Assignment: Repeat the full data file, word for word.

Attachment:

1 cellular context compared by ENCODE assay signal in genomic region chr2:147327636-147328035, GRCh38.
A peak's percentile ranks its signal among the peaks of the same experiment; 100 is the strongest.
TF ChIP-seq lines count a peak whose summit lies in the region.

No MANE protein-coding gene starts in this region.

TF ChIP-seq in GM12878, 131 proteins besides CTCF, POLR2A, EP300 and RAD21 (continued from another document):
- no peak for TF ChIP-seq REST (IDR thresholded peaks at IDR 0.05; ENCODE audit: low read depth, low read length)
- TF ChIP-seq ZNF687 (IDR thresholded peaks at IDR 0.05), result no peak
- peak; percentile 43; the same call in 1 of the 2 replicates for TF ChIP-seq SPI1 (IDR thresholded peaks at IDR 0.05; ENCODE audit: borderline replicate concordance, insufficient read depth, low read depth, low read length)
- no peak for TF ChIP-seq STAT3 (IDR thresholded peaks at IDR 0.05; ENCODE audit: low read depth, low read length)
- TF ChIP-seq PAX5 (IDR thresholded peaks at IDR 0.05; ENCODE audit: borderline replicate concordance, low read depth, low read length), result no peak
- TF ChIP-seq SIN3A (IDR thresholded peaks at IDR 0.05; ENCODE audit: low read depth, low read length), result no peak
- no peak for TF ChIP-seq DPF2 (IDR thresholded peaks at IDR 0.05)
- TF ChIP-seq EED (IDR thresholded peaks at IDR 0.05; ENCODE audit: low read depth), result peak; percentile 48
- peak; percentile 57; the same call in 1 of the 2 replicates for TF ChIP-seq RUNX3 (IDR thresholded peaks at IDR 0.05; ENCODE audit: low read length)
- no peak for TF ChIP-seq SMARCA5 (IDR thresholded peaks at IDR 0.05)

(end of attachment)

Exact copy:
1 cellular context compared by ENCODE assay signal in genomic region chr2:147327636-147328035, GRCh38.
A peak's percentile ranks its signal among the peaks of the same experiment; 100 is the strongest.
TF ChIP-seq lines count a peak whose summit lies in the region.

No MANE protein-coding gene starts in this region.

TF ChIP-seq in GM12878, 131 proteins besides CTCF, POLR2A, EP300 and RAD21 (continued from another document):
- no peak for TF ChIP-seq REST (IDR thresholded peaks at IDR 0.05; ENCODE audit: low read depth, low read length)
- TF ChIP-seq ZNF687 (IDR thresholded peaks at IDR 0.05), result no peak
- peak; percentile 43; the same call in 1 of the 2 replicates for TF ChIP-seq SPI1 (IDR thresholded peaks at IDR 0.05; ENCODE audit: borderline replicate concordance, insufficient read depth, low read depth, low read length)
- no peak for TF ChIP-seq STAT3 (IDR thresholded peaks at IDR 0.05; ENCODE audit: low read depth, low read length)
- TF ChIP-seq PAX5 (IDR thresholded peaks at IDR 0.05; ENCODE audit: borderline replicate concordance, low read depth, low read length), result no peak
- TF ChIP-seq SIN3A (IDR thresholded peaks at IDR 0.05; ENCODE audit: low read depth, low read length), result no peak
- no peak for TF ChIP-seq DPF2 (IDR thresholded peaks at IDR 0.05)
- TF ChIP-seq EED (IDR thresholded peaks at IDR 0.05; ENCODE audit: low read depth), result peak; percentile 48
- peak; percentile 57; the same call in 1 of the 2 replicates for TF ChIP-seq RUNX3 (IDR thresholded peaks at IDR 0.05; ENCODE audit: low read length)
- no peak for TF ChIP-seq SMARCA5 (IDR thresholded peaks at IDR 0.05)